|View from our hotel (taken by Shelly)|
We stayed at Ismailia House Hotel, alongside some interesting folks. I can still vividly picture us eating our "continental breakfast" of hard-boiled egg, sweet pancakes, and tea in the common room. A young German man sat on the couches opposite me. He didn't speak English, and things were a bit awkward. All of us were trying hard not to stare with wide eyes at the tattoo of a swastika on his neck.
To get to the entrance of the hotel, we walked down an alley and either climbed a few stairs or got into a tiny elevator with a young boy. He would manually latch the elevator gates behind us and take us up to the hotel as long as we had a little "backshish" as a tip.
Although there were traffic lights in the square, not a single car obeyed them, so crossing the street was a bit like playing Frogger. With the guidance of our trip leader who had been to Cairo many times, we would start walking across the street and have faith that the cars would dodge us. If you hesitated at all, you would get a hasty beeping-at. It was up to the cars to dodge you. Needless to say, most cars had a healthy amount of dings. From the hostel, we could hear a near-constant serenade of beeps day and night.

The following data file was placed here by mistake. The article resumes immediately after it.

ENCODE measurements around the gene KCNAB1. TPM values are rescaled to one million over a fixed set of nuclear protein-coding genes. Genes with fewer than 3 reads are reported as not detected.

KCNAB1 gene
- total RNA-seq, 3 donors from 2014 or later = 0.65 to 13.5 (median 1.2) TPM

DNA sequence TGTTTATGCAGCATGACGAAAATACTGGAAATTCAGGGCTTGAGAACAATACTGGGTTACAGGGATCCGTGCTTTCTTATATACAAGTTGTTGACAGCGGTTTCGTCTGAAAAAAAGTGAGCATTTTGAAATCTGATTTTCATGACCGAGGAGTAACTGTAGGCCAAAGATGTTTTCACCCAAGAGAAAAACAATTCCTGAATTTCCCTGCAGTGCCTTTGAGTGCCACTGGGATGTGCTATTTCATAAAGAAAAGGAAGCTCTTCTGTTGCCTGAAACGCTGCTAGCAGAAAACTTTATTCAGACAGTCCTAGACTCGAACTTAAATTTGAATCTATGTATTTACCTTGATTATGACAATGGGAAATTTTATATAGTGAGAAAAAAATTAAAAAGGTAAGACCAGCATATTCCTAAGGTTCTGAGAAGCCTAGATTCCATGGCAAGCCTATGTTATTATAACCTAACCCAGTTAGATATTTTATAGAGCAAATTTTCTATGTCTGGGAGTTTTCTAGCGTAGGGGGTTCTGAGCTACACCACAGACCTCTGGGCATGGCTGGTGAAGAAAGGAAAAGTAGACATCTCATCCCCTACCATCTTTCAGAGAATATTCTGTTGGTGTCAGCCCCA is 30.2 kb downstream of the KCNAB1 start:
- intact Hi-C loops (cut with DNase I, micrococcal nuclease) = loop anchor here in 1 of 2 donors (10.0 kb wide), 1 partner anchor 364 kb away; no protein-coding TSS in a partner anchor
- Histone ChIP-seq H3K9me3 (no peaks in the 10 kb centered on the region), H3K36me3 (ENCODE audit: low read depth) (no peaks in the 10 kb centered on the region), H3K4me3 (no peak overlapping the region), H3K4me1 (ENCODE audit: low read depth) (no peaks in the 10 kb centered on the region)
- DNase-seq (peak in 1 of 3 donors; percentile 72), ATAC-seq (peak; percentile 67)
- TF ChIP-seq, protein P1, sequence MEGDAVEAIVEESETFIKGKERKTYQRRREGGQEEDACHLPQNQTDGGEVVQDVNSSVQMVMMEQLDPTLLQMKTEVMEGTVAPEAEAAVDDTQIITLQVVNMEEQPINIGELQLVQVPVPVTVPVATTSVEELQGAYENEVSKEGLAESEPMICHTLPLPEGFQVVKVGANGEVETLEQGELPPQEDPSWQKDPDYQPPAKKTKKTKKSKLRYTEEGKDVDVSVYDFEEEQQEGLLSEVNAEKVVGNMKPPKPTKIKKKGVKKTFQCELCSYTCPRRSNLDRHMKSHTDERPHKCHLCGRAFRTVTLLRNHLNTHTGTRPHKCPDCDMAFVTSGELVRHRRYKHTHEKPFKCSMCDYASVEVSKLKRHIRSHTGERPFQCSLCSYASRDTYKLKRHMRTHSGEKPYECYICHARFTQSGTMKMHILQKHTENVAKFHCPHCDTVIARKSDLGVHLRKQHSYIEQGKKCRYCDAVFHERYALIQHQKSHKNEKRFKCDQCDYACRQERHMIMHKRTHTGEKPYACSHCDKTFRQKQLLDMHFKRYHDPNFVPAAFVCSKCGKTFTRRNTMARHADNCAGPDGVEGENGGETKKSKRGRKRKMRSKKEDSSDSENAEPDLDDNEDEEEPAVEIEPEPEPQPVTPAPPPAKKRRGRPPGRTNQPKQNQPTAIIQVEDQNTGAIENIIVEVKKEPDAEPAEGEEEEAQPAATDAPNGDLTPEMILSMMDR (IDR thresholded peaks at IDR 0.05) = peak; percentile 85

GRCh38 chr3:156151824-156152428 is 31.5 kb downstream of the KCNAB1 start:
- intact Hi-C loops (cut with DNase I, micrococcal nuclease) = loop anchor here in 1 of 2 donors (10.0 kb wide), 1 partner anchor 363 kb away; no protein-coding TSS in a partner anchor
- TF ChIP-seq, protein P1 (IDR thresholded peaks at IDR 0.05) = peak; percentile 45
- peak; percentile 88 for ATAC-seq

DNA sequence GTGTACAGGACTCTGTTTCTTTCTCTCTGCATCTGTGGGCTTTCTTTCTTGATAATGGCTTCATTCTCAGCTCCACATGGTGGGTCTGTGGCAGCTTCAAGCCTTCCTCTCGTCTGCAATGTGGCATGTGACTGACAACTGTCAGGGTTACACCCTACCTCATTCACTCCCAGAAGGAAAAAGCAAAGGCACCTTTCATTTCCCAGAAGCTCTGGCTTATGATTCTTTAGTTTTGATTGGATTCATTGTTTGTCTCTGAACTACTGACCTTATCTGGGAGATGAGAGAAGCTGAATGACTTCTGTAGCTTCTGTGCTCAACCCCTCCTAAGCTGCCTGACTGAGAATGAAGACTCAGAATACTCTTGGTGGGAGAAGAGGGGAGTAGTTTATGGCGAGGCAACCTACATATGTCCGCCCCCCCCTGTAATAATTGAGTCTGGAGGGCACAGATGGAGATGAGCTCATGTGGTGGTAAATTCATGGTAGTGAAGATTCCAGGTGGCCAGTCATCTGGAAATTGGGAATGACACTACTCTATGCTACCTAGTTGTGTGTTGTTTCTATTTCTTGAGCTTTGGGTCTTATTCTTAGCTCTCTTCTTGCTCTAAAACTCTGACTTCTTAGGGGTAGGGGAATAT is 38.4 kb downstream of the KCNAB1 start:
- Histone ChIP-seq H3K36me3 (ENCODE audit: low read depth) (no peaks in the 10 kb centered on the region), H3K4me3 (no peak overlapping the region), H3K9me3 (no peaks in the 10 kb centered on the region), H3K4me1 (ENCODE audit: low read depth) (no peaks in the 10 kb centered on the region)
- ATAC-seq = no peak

We woke up in the wee hours the last morning of our stay to take a bus to Siwa. We could hear the early-morning prayers at nearby mosques and spotted a few street vendors readying their goods in the alley below. One of them with a wooden crate full of flat bread.
It's hard to know the details of what's going on since the government has cut off all internet and mobile phone service. Egypt is in my thoughts and I'm hoping the damage is not too extensive. Although, photos like this one of Tahrir Square are not all that reassuring.